7. #37
    VIP Member Array glockman10mm's Avatar
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    I would be happy if someone called me young, lol.
    Yes , there may be better gauge/ammo to use, but at close range I am not going to want to get hit. I don't have any personal experience with buck shot, but as far as stopping power, I can tell you with absolute certainy that #7 shot from a 12 gauge will stop you, so I would think 3 36 cal pills at 1200 fps would do it's job. The 410 is a great home defense shotty for those of smaller size, or weaker, and I would take it at close quarters in pump version every day with 2 3/4 or 3 inch mags anyday over a handgun. The muzzle energy figures of 600 fpe is not mine, but , I think Federals.

  8. #38
    VIP Member Array shockwave's Avatar
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    The one thing we haven't mentioned, of course, is how difficult shotgun manipulation is while under stress.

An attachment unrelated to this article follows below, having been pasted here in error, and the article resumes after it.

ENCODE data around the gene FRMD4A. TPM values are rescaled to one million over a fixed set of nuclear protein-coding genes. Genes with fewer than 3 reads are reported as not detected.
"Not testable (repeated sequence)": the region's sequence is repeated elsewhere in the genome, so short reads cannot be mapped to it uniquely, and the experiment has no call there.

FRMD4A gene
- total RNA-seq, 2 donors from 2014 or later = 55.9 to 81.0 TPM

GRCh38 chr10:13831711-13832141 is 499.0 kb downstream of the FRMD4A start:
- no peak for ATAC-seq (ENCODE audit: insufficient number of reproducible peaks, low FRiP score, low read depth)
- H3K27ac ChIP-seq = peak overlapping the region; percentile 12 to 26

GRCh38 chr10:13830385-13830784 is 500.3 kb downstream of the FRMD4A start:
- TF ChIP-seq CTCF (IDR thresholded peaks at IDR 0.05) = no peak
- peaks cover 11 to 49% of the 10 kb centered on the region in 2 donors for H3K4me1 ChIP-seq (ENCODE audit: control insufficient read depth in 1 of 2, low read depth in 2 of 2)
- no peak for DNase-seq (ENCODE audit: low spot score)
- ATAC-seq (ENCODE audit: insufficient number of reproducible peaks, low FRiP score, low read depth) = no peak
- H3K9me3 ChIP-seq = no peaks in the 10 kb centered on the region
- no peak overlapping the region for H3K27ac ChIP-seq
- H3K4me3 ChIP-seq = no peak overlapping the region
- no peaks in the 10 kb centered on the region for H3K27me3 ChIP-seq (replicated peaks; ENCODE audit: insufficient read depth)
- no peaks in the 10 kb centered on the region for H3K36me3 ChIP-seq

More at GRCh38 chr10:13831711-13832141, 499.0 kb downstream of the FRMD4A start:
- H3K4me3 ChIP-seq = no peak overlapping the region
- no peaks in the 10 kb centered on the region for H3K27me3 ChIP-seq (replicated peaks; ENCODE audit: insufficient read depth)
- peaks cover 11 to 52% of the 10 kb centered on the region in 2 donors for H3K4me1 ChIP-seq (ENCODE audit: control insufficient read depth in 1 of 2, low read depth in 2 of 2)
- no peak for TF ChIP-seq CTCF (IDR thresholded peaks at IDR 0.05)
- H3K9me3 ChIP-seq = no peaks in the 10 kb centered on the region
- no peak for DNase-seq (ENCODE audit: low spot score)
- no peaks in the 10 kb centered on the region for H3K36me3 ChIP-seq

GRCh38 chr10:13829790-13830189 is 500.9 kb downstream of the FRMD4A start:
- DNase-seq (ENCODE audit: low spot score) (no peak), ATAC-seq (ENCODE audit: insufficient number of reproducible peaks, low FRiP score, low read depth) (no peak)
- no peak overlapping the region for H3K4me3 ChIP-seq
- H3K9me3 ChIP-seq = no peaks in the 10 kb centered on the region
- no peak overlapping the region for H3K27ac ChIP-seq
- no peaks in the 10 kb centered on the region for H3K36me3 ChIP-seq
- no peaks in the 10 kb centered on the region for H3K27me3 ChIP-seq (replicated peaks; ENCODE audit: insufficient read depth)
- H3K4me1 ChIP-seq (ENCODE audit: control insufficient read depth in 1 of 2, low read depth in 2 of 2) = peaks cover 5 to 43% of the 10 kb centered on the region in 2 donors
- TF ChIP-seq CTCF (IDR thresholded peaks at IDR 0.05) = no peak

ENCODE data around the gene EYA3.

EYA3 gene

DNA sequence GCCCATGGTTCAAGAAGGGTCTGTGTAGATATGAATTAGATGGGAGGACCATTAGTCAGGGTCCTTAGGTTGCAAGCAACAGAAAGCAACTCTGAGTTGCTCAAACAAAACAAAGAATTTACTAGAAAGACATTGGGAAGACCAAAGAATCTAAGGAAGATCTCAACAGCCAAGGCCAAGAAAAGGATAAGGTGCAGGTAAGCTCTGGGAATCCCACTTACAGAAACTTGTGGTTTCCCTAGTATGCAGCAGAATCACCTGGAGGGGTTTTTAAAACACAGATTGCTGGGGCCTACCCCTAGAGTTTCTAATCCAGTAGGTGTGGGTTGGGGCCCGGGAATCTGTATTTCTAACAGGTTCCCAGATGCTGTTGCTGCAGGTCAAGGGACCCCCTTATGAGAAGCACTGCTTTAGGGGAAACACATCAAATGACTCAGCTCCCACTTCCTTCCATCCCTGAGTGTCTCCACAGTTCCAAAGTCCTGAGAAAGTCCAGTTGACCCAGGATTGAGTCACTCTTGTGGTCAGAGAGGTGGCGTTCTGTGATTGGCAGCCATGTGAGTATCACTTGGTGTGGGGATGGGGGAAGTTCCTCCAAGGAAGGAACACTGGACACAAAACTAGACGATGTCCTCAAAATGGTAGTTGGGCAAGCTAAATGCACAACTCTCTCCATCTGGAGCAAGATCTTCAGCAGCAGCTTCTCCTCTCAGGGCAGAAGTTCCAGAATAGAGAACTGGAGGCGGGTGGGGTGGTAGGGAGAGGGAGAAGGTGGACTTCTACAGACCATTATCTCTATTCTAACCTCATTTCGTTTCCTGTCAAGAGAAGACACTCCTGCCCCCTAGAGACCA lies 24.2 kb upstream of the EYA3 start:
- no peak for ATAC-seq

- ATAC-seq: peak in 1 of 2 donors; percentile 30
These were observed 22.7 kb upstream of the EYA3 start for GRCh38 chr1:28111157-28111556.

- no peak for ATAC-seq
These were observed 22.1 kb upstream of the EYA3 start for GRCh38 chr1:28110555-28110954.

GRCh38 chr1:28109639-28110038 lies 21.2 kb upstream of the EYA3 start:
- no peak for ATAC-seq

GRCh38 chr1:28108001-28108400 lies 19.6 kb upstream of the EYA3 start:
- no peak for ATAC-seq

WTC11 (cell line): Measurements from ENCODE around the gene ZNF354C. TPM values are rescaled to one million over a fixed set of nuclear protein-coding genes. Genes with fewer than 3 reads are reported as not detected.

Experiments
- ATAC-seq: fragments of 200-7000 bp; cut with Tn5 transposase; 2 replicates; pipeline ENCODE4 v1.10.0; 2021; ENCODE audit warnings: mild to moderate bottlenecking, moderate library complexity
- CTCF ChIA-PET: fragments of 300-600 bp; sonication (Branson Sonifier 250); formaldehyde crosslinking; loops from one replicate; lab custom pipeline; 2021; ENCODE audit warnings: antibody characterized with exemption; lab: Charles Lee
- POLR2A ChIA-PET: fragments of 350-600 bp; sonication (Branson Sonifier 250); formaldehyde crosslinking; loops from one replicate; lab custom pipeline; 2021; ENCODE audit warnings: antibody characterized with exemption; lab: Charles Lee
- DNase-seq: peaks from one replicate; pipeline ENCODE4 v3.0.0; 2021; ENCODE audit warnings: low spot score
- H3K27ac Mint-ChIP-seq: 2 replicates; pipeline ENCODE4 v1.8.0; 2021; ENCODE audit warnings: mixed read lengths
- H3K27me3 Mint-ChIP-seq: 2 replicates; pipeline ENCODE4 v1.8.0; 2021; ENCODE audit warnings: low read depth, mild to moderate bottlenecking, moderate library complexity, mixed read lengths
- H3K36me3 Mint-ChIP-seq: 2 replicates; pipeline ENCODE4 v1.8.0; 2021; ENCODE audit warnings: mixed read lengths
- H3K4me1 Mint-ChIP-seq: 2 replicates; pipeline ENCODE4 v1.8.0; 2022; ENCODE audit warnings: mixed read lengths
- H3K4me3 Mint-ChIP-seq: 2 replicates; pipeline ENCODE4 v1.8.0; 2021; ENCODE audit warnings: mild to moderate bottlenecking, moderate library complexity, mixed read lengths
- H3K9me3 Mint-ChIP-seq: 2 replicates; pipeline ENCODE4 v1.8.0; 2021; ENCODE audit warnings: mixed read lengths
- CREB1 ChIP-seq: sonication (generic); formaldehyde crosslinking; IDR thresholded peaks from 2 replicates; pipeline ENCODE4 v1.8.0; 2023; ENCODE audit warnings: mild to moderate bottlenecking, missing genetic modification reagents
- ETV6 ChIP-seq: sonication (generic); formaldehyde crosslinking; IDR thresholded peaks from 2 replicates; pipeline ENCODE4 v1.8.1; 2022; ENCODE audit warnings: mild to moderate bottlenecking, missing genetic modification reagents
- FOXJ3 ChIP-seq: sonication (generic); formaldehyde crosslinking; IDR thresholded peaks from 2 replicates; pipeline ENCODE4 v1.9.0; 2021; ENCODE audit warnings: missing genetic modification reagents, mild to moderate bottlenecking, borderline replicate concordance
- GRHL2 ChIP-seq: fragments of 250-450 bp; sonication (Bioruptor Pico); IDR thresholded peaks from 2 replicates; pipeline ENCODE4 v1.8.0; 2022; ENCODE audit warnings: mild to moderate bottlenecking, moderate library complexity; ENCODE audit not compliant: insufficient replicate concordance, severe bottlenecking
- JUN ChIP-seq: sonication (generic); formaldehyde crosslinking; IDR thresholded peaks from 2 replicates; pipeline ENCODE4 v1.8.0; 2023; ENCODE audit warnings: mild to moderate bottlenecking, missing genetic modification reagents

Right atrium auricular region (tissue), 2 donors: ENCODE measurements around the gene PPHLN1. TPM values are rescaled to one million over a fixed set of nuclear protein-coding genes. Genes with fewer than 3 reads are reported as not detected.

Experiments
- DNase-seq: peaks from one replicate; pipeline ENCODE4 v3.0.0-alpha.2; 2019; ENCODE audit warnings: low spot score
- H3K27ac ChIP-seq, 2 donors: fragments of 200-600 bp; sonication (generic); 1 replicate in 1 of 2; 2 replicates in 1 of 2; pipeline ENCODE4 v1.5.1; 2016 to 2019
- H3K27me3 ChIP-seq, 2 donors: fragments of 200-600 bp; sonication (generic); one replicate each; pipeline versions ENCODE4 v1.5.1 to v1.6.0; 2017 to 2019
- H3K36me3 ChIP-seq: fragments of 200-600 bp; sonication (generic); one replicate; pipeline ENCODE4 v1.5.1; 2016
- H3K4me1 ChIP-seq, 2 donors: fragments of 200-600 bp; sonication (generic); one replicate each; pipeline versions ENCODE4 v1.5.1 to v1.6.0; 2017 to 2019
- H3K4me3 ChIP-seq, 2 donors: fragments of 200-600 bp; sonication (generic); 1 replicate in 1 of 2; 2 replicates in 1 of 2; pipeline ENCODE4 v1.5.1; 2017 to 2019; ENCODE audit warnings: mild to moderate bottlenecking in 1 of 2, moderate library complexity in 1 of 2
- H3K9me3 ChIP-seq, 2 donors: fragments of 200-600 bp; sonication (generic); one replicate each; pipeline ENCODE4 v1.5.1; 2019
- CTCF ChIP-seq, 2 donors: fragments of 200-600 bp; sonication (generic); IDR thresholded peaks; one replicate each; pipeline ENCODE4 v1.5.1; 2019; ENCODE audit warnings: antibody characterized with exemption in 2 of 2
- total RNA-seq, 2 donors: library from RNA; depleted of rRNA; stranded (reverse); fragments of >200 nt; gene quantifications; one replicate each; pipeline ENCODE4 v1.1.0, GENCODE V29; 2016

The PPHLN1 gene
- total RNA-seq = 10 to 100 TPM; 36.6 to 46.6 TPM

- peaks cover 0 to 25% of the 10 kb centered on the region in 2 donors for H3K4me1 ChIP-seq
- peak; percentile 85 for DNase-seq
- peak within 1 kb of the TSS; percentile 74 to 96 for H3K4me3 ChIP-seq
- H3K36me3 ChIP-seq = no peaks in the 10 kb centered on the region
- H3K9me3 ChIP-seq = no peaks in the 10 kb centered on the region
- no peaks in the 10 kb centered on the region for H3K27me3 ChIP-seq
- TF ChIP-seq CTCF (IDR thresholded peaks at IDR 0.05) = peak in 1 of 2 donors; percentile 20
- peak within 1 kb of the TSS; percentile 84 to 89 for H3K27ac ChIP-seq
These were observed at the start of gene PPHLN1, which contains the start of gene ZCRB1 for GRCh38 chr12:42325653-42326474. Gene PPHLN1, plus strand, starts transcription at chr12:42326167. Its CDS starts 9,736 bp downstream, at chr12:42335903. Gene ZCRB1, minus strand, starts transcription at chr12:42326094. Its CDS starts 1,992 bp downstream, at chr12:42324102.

As I said I would do, I ran some drills last night and found that, to my dismay, a couple of times my hand went over the sling and prevented a fast rack.

    So shockwave 0, Defensive Carry 1. The sling is off and stored in the carry case. But to answer the question above, the shotgun is in a kind of holster close to the bed, and the main drill is pull it, rack it and point it. Not any harder than grabbing a pistol.

    Then again, I've got a selection of firearms (and all kinds of other stuff) around, and depending on the situation, might be more prudent to grab a handgun. It really depends.
    "It may seem difficult at first, but everything is difficult at first."

  9. #39
    VIP Member Array glockman10mm's Avatar
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    Another major consideration is your use of the term stopping/killing. Big difference in the two. Stopping is always the primary concern with killing be incident to the stop. I'd be willing to bet even the 410 at close range will stop a human.